On a cash basis, gross inflows of foreign direct investment (FDI)1 was higher at RM10.4 billion in the second quarter (1Q 09: RM6.8 billion), reflecting mainly higher inflows of equity capital. Net FDI amounted to RM6.7 billion (1Q 09: RM2.1 billion), directed mainly into the oil and gas and manufacturing sectors. Overseas investment by Malaysian companies registered a net outflow of RM0.9 billion (1Q 09: -RM2.8 billion). Investments were concentrated in the services sector, mainly in finance, insurance, real estate and business services and communications. Meanwhile, net outflows of portfolio investment amounted to RM15 billion (1Q 09: -RM9.6 billion), due largely to the maturity of the Federal Government USD1.5 billion Global Bond(1999). Excluding this, net outflows in equity and debt securities were largely unchanged.
The international reserves of Bank Negara Malaysia amounted to RM322.9 billion (equivalent to USD91.5 billion) as at 30 June 2009, and RM322.2 billion (equivalent to USD91.4 billion) as at 14 August 2009. The reserves are sufficient to finance 9 months of retained imports and are 3.8 times the short- term external debt.
Monetary policy remains supportive of economic activity
The OPR was left unchanged at 2.00% in the second quarter, in line with the assessment that the accumulated monetary policy easing would provide sufficient support to economic activity over the medium term.
Concurrently, interbank rates for all maturities were relatively stable during the quarter. In terms of lending rates, the average base lending rate (BLR) remained unchanged during the quarter, while the average lending rate (ALR) continued to decrease in the second quarter to a low of 5.02% in May, before stabilising at 5.04% in June. Meanwhile, deposit rates were relatively unchanged.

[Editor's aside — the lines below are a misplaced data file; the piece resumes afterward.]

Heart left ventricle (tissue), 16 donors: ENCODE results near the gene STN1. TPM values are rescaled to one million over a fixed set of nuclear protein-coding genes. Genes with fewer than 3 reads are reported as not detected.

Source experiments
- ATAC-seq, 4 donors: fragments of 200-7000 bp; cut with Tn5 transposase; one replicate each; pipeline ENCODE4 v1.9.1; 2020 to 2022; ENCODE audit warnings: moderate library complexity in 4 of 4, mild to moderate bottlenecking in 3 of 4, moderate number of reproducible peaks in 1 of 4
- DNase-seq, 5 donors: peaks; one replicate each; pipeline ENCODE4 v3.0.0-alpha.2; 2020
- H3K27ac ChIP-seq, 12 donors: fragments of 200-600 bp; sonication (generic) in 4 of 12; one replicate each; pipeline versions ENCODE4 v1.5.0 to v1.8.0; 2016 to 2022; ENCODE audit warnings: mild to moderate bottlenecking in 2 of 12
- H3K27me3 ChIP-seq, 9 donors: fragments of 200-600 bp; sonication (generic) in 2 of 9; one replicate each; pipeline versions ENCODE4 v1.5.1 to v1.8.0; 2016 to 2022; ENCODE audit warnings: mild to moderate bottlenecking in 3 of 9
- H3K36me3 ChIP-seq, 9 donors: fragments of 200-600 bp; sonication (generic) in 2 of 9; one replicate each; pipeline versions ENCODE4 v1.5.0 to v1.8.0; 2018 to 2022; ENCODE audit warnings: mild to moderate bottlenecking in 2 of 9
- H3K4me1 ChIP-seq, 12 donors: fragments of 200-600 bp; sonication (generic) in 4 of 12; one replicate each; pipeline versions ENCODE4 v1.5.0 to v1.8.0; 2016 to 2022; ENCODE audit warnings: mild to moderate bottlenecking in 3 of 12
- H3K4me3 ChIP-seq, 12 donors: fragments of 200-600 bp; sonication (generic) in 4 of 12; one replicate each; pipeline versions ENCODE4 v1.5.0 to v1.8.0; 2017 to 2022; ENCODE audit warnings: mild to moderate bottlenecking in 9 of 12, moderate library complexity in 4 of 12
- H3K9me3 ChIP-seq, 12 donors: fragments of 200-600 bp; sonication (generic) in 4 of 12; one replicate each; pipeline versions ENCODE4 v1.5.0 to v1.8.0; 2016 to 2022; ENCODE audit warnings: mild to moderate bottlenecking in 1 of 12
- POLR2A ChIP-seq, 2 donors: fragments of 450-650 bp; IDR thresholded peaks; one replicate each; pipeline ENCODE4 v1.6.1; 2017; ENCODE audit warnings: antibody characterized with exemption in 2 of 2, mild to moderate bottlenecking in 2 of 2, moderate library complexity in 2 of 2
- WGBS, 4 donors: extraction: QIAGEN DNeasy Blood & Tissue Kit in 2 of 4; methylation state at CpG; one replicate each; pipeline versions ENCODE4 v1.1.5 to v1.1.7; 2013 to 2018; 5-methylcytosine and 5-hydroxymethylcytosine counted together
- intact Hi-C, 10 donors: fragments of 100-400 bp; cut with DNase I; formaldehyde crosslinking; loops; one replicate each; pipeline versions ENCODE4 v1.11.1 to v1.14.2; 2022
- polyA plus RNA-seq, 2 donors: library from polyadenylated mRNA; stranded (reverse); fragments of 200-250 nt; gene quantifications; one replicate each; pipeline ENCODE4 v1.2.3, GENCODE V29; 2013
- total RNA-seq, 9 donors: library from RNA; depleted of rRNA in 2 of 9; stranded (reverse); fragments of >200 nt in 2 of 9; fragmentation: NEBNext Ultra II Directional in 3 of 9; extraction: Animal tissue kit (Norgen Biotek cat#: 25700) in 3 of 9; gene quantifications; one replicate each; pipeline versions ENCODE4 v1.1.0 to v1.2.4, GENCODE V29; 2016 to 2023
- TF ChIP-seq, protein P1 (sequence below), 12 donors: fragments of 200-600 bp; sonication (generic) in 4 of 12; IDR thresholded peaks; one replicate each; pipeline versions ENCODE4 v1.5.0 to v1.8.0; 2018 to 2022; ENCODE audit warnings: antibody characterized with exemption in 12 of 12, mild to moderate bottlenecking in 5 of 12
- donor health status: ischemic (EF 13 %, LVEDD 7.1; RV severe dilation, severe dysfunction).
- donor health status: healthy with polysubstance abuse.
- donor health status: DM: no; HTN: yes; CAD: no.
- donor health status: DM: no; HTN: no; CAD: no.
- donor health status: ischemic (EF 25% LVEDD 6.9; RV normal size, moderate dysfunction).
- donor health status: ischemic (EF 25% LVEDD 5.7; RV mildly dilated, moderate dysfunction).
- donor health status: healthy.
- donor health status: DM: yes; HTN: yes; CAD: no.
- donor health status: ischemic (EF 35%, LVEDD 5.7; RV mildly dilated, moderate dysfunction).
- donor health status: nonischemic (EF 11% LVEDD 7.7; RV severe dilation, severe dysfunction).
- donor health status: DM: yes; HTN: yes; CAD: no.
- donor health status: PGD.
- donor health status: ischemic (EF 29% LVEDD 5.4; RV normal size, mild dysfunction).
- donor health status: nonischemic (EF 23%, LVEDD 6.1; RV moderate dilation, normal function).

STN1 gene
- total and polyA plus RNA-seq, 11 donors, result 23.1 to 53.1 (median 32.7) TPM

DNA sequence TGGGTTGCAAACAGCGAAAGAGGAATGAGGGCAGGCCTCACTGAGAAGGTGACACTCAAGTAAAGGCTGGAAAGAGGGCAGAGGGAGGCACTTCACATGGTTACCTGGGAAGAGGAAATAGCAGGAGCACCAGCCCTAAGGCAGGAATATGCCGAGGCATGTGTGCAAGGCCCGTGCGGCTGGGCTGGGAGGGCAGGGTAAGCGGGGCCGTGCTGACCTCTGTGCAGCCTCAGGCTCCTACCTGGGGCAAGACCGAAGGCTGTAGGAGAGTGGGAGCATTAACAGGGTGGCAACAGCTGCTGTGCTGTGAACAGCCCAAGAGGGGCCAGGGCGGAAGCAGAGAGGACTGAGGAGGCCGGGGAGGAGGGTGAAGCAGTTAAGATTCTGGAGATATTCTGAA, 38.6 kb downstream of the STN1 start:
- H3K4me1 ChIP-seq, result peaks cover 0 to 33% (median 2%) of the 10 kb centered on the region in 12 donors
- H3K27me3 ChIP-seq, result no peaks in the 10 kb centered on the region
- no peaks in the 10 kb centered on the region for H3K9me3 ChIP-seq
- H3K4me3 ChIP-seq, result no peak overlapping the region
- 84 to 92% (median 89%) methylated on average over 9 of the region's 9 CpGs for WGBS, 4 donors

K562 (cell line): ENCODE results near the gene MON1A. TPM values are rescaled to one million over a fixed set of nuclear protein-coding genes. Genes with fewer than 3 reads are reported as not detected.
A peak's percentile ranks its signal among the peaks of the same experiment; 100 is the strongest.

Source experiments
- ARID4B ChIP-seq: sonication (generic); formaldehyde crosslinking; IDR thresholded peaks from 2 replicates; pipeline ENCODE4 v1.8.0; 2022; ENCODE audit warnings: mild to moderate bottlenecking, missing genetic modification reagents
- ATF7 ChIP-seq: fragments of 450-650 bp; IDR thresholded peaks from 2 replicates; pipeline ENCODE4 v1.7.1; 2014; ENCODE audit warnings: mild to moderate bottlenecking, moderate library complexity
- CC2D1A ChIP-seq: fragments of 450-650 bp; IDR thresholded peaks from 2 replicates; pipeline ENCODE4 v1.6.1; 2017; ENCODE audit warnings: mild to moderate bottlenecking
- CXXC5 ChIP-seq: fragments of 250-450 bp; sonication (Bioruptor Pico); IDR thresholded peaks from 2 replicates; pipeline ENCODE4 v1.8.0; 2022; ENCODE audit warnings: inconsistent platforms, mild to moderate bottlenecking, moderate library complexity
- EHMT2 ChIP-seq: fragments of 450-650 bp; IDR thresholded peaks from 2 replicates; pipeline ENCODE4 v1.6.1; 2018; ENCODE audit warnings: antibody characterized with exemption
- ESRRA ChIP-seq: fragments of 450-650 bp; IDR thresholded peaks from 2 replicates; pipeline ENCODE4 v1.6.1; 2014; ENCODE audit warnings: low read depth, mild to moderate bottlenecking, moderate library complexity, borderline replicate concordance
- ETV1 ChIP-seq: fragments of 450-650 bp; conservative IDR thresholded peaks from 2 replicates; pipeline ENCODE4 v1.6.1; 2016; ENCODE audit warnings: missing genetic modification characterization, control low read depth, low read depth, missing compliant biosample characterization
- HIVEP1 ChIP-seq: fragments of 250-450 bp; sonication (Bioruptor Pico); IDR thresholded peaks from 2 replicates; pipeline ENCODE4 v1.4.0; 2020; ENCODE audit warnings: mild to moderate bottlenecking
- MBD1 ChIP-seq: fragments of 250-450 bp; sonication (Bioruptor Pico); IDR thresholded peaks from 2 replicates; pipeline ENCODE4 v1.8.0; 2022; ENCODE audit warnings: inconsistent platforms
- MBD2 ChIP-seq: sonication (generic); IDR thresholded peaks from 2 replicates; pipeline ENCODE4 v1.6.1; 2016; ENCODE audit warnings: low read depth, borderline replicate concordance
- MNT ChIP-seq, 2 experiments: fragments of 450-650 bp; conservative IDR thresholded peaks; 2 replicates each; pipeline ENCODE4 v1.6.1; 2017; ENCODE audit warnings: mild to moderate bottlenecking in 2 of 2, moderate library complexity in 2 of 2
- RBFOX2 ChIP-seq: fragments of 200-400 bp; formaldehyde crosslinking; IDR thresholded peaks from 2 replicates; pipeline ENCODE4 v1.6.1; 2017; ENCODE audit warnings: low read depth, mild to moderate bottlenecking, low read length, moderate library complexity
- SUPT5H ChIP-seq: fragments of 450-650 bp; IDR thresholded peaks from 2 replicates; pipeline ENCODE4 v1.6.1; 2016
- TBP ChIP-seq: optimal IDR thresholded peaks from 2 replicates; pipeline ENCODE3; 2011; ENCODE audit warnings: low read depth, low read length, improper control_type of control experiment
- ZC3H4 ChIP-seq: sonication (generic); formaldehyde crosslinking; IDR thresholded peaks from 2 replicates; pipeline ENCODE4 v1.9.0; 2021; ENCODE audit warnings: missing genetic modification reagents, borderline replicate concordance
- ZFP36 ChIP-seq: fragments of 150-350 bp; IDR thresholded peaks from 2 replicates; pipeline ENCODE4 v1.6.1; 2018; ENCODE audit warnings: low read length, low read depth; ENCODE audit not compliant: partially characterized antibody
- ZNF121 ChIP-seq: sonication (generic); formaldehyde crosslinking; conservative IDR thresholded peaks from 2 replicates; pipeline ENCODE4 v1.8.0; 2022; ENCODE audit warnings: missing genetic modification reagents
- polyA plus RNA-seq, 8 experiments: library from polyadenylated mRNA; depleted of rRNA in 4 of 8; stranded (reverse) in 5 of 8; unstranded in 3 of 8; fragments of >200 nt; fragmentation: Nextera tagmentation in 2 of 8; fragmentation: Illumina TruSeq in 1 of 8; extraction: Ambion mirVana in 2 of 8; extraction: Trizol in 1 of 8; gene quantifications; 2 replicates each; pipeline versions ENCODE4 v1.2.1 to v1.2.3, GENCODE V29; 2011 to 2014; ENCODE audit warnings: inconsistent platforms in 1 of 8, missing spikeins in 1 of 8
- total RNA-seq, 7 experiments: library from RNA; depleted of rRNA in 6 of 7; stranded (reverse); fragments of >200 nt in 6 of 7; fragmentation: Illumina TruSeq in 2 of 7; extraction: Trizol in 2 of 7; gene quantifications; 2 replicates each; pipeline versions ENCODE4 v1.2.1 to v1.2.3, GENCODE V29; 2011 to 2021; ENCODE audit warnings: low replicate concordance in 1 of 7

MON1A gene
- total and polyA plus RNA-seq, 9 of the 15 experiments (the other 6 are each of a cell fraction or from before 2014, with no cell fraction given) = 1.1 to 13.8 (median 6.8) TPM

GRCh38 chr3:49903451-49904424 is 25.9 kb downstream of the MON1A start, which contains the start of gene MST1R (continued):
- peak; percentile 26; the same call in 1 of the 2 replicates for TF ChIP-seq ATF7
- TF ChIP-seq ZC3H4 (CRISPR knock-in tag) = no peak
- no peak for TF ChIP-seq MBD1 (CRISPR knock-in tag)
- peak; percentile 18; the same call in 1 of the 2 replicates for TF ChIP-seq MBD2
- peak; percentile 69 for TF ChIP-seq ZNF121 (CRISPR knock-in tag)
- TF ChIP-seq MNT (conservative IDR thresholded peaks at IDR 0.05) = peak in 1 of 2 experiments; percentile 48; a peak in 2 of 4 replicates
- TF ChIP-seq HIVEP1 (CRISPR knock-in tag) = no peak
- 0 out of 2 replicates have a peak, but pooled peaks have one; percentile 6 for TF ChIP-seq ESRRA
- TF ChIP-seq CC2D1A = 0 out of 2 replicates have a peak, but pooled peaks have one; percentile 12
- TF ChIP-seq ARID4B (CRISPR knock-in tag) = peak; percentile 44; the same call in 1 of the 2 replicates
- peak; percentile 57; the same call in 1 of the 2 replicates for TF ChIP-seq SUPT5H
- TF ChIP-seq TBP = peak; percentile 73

Total gross financing raised by the private sector through the banking system and the capital market was higher at RM183.4 billion during the quarter (Q1 09: RM157.4 billion), supported by more accommodative monetary conditions since end-2008 and extensive measures targeted at improving access to financing for all segments of the economy. In terms of annual growth, net banking system loans and PDS outstanding increased by 8% per annum as at end-June (end-March 2009: 10.7%). Overall loan applications, approvals and disbursements were also higher compared to the previous quarter.
The statistics for FDI on a cash basis does not include retained earnings and investment in
the form of imported machinery and equipment.
During the second quarter, net funds raised in the capital market by both the public and private sectors amounted to RM45.7 billion (Q1 09: RM11.6billion).
After adjusting for redemptions, net funds raised by the public sector totalled RM24.7 billion (Q1 09: RM10.8 billion), reflecting the Government’s expansionary fiscal policy. For the private sector, net funds raised through the
PDS market amounted to RM19.3 billion, while funds raised through the equity market amounted to RM11.5 billion.
Monetary aggregates continued to register a modest annual increase in the second quarter, consistent with the moderation in economic activity. M3, or broad money, expanded at a slower annual growth rate of 5.8% at end-June 2009 (end-March 2009: 7.3%). On a quarter-on-quarter basis, M3 increased by RM1.6 billion. The main impetus for M3 growth came from credit expansion.